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decided: April 15, 1970.


Appeals from judgment of Court of Common Pleas, Trial Division, of Philadelphia, June T., 1966, No. 2881, in case of Richard P. Dennis v. New Amsterdam Casualty Co.


James J. McCabe, Jr., with him Duane, Morris & Heckscher, for defendant.

Gordon W. Gerber, with him Dechert, Price & Rhoads, for plaintiff.

Wright, P. J., Watkins, Montgomery, Jacobs, Hoffman, Spaulding, and Cercone, JJ. Opinion by Watkins, J.

Author: Watkins

[ 216 Pa. Super. Page 321]

These are cross appeals from a judgment in the Court of Common Pleas of Philadelphia, in favor of the plaintiff, Richard P. Dennis, the appellee in this appeal and against New Amsterdam Casualty Company, the appellant in this appeal, in the amount of $6,049.45; and an appeal from the judgment in favor of the defendant company, the appellee in this appeal, in the claim of the plaintiff Dennis, the appellant in this appeal, in the amount of $17,500.00.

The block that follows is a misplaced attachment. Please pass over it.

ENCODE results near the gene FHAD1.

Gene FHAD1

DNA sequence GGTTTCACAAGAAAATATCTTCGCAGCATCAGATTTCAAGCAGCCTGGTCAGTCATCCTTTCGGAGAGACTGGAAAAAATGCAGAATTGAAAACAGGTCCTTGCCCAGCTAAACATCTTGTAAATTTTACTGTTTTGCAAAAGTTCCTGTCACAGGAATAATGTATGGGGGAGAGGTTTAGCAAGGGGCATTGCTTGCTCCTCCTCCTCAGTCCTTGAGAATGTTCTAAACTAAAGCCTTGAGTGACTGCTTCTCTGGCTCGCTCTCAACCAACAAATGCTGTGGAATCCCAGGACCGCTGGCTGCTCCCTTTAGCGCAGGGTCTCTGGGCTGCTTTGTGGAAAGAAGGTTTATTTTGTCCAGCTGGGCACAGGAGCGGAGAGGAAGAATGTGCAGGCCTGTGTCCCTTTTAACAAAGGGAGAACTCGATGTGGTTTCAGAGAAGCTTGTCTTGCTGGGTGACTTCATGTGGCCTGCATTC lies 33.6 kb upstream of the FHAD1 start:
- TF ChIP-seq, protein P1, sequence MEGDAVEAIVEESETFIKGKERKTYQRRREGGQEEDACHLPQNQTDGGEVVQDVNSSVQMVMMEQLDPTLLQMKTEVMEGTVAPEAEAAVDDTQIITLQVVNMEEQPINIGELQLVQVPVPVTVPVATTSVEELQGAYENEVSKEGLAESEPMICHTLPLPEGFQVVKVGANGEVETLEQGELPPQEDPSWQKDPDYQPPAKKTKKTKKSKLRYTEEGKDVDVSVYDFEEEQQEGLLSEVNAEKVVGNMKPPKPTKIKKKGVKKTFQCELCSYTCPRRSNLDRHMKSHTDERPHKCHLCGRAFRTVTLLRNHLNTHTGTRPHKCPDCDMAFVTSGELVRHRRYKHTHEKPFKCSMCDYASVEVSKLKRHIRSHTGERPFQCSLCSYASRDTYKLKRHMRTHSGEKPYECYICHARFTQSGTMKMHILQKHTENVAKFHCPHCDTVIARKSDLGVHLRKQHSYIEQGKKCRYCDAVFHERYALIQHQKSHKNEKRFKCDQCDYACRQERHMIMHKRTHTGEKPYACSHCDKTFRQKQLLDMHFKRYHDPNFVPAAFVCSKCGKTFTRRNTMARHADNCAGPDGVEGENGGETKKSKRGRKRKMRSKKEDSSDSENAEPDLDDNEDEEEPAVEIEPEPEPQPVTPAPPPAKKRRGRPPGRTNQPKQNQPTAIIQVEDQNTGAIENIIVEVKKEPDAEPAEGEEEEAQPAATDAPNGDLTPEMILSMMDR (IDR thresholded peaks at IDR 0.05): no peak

The facts are as follows: Dennis was a truck driver for Commercial Concrete Company, Inc., an insured of

[ 216 Pa. Super. Page 322]

New Amsterdam. While so employed, on August 19, 1954, Dennis while backing his truck in the Norristown yard of his employer ran over one Harry Lobnitz, a fellow employee of Commercial Concrete Company, Inc., Lobnitz was killed. The administrator of Lobnitz's estate brought an action against Dennis and his employer in the Federal District Court. In the first trial of this case, a directed verdict for Commercial Concrete Company, Inc. was entered on the grounds that the only liability to Lobnitz's estate was for workmen's compensation. There was a hung Jury on the question of Dennis' liability. At the second trial against Dennis, it was a directed verdict for the defendant, Dennis, but as a result of an appeal of Lobnitz's estate the Circuit Court of Appeals granted a new trial.